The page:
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February 8, 2021

Thoughts about Online Teaching in a Pandemic

Over the weekend I was contacted by two different reporters from our student newspaper, which has been doing a fantastic job with campus reporting throughout the pandemic. Since they conducted the interview via email questions to which I provided written responses, I thought I would paste in my responses here as a kind of blog post. I had a lot to say, way more than they would be able to use for a story I'm sure, but I can go ahead and share what I wrote back to them here. I'll update this post with links to the stories that appear in the paper. These are both important topics, and I'm curious to see what will result! :-)

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Taylor Jones, working on student mental health and wellbeing:

1. You say a lot of your classes are online and asynchronous? Has this always been the case? When did you move to an online/asynchronous format?

I started teaching online classes back in 2003 when Dean Bell in the College of Arts and Sciences wanted to help students enroll in Gen. Ed. classes with an online option. The idea was that students who needed Gen. Ed. classes to graduate often could not fit them into their busy schedules, and they were spending an extra semester or even year in school just to get the classes they needed to graduate. But if Gen. Ed. class were online, then they would fit any schedule. Back then, online classes were asynchronous by definition; people were often still just using dial-up modems, and the online experience was focused on text and images, not audio and video. So, that was Dean Bell's administrative goal for online courses: he wanted to help students make progress towards graduation. For me, as a teacher, the goal was different: I wanted to make sure that everybody in class could participate in their own way, in addition to participating at their own time. Unlike a classroom, the online space offered the option for students to read what they wanted to read, write what they wanted to write, and then to connect and share with the other students in the class what they were reading and writing. I've always built my classes around students doing individual reading and writing projects, and then creating websites to share their work with the other students in the class. That's how I taught my classes in 2003, and that's how I teach them now, except that now, of course, there are so many more tools students can use to publish their work online and also more resources online in terms of books and images that they can use in their reading and research.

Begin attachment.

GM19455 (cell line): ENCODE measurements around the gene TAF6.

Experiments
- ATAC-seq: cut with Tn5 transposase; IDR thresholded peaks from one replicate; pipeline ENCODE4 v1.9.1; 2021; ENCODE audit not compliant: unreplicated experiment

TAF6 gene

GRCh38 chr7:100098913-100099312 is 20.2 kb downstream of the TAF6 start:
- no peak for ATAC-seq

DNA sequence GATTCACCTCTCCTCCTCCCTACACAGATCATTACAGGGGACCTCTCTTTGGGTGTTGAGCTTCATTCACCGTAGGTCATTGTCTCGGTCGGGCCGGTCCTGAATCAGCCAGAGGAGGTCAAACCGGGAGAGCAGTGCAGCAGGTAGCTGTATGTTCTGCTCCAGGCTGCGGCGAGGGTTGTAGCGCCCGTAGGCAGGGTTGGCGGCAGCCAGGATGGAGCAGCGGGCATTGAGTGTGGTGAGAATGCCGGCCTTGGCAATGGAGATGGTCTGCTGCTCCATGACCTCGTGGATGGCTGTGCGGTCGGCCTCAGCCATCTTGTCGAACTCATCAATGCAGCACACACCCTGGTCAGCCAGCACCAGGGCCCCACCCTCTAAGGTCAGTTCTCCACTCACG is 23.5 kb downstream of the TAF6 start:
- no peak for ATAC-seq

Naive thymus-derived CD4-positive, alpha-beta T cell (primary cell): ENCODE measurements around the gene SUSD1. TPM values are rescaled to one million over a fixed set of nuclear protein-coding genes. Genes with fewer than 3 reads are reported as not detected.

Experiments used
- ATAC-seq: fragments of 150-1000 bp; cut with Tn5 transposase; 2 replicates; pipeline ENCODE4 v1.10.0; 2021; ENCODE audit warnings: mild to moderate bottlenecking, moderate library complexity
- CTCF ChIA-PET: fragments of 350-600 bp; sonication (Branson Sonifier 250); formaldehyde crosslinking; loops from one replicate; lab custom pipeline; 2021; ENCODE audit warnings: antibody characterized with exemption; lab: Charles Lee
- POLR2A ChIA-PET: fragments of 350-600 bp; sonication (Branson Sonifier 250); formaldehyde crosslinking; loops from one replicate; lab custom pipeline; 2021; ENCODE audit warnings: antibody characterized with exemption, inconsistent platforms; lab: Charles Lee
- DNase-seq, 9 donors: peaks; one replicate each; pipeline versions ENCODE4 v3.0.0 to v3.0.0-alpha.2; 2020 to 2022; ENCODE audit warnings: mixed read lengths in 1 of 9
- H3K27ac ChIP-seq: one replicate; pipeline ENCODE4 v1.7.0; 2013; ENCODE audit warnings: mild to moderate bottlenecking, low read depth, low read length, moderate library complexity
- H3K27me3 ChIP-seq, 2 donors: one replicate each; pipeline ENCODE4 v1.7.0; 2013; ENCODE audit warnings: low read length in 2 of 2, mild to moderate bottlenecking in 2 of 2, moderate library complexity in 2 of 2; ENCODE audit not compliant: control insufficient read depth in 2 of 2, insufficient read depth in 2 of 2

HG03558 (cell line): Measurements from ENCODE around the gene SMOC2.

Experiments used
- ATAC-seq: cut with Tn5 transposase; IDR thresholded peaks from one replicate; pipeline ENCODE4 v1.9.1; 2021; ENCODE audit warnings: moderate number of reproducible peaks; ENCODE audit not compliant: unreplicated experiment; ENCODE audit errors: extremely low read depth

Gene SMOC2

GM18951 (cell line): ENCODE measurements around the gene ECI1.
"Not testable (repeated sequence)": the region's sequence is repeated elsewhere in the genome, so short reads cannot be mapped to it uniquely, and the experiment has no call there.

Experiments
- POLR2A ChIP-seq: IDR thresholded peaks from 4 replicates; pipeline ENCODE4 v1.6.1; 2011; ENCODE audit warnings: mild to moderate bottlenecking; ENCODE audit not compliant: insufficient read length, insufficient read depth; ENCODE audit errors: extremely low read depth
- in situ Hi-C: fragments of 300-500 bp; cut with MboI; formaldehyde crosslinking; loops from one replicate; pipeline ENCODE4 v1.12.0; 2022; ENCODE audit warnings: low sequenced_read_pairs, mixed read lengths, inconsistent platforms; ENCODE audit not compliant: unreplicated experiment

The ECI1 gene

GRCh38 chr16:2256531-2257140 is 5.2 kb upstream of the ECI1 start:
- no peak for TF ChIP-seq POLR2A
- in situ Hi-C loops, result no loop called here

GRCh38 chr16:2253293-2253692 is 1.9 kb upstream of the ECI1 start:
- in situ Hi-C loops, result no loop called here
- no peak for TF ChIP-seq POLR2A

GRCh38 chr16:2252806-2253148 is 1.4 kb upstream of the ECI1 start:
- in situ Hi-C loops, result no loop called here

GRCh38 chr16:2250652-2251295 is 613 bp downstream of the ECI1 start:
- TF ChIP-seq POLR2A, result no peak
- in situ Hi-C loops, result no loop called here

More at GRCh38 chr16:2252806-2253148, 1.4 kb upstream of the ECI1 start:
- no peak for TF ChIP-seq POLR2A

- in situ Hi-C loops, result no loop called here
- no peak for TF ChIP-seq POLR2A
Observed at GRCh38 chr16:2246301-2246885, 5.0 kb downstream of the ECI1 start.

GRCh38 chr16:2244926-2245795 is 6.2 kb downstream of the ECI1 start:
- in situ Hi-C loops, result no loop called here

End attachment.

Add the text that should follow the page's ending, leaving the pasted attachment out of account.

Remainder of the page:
2. Do you notice a difference in the work students put in during an online class versus an in person one? If such differences exist, why do you think this is the case?